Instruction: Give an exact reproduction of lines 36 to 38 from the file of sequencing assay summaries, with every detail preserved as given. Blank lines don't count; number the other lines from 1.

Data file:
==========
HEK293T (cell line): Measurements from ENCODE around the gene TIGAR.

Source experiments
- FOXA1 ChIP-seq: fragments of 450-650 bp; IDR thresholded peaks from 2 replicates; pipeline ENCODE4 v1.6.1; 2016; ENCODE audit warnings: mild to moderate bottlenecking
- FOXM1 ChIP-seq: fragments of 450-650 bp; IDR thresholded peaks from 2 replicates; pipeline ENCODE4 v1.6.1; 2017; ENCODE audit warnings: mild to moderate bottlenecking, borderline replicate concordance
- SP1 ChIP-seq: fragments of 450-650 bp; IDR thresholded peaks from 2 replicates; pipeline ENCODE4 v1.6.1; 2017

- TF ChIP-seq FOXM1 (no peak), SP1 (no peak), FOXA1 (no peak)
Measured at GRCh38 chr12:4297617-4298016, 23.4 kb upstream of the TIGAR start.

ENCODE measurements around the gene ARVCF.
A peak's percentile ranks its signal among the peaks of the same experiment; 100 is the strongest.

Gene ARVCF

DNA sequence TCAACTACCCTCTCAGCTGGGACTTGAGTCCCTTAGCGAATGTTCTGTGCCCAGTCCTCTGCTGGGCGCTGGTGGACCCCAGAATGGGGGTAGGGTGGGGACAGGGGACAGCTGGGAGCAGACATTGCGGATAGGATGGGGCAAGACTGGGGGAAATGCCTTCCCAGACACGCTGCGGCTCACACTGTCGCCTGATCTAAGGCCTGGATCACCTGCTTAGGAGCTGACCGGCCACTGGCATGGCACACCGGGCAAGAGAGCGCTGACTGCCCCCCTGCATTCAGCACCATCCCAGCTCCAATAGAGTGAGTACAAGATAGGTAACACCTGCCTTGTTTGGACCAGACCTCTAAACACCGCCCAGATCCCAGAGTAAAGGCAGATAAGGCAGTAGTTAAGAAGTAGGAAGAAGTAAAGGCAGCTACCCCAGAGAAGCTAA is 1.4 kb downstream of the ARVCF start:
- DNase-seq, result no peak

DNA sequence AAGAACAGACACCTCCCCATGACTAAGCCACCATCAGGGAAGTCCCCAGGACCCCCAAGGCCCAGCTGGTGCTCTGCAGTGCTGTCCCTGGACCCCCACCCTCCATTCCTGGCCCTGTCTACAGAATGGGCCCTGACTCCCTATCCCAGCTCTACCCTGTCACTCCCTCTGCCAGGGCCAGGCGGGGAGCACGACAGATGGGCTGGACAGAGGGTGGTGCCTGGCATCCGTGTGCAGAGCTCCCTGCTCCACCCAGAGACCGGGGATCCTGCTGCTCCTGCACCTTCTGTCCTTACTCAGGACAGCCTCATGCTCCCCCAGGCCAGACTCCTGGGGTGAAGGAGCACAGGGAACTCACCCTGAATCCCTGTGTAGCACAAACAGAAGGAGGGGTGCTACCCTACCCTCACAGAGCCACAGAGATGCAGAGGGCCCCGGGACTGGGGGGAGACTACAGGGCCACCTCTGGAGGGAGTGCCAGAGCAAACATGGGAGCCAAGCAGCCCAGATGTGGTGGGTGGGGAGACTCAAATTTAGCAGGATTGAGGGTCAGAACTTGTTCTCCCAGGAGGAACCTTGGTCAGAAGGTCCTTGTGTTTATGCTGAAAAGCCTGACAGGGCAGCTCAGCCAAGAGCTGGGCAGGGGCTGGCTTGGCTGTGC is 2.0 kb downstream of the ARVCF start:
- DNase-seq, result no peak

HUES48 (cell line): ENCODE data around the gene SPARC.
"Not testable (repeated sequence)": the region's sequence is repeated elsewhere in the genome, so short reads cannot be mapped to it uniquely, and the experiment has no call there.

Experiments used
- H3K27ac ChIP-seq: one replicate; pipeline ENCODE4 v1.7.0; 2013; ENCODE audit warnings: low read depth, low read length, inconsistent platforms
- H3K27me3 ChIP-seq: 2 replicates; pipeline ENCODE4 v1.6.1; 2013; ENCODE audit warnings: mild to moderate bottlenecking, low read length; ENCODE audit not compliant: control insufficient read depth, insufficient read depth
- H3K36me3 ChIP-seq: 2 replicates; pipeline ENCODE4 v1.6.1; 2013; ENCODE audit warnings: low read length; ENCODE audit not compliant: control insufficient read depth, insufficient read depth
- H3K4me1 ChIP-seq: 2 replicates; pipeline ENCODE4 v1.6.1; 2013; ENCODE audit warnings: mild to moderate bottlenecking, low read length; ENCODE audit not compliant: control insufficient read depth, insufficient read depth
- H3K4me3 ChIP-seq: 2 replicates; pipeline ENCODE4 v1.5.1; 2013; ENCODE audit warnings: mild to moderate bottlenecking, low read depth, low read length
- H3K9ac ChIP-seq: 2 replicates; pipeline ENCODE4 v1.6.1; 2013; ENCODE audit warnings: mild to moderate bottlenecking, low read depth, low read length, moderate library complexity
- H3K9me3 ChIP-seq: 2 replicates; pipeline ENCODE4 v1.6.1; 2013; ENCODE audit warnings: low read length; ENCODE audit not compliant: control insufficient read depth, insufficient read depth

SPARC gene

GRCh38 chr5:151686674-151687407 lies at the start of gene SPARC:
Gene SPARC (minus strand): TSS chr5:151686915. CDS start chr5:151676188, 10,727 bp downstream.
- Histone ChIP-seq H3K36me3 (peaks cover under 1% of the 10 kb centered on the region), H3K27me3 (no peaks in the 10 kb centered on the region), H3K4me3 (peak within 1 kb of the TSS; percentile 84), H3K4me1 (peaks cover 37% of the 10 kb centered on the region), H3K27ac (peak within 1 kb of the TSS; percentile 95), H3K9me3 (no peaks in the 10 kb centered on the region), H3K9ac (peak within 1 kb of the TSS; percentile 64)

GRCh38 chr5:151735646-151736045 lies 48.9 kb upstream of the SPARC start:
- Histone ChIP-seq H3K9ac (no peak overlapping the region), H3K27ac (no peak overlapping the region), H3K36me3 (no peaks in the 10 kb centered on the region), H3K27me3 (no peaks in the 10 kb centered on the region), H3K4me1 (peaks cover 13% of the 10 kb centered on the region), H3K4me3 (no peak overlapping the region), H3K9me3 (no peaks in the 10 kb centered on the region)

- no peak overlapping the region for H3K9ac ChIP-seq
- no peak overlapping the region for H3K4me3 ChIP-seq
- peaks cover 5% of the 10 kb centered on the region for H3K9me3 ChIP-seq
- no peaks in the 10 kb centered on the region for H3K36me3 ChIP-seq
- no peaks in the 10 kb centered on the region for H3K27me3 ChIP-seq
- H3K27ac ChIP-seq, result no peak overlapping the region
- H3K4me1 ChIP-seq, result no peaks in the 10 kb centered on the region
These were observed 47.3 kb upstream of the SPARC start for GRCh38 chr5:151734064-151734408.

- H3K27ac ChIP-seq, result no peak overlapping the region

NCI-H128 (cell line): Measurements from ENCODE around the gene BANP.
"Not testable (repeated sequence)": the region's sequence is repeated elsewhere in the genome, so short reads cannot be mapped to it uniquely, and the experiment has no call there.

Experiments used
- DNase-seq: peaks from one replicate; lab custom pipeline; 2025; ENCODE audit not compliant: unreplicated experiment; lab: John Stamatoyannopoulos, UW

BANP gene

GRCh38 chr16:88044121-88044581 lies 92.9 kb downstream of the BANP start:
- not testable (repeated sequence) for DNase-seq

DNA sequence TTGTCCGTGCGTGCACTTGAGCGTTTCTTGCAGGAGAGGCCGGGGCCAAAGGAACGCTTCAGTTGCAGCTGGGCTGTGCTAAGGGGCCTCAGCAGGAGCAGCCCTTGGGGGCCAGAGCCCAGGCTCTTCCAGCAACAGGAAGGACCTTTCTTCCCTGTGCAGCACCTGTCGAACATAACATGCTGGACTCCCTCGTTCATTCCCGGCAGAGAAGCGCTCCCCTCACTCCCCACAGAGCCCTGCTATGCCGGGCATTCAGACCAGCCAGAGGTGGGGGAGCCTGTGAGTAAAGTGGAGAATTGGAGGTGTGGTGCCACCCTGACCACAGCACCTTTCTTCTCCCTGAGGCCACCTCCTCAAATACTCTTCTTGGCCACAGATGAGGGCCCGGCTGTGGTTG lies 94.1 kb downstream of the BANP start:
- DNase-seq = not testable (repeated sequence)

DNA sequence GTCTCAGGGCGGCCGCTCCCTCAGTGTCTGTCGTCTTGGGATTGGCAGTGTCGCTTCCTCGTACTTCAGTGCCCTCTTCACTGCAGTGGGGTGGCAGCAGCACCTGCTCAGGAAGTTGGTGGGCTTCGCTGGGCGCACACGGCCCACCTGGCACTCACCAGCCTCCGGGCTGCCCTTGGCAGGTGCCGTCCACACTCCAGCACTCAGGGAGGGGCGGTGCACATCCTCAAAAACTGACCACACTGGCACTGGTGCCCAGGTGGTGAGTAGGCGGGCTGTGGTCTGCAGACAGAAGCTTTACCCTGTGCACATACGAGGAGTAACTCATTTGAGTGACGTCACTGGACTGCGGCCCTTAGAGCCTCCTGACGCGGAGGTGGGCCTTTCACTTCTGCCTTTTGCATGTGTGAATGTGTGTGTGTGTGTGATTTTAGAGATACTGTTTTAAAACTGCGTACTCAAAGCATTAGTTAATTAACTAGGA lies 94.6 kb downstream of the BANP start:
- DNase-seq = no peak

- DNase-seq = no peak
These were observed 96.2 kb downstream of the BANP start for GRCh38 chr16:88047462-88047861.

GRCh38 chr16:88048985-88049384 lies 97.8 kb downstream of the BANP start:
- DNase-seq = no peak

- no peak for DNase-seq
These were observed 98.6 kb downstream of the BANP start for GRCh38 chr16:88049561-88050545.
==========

- H3K27ac ChIP-seq, result no peak overlapping the region
- H3K4me1 ChIP-seq, result no peaks in the 10 kb centered on the region
These were observed 47.3 kb upstream of the SPARC start for GRCh38 chr5:151734064-151734408.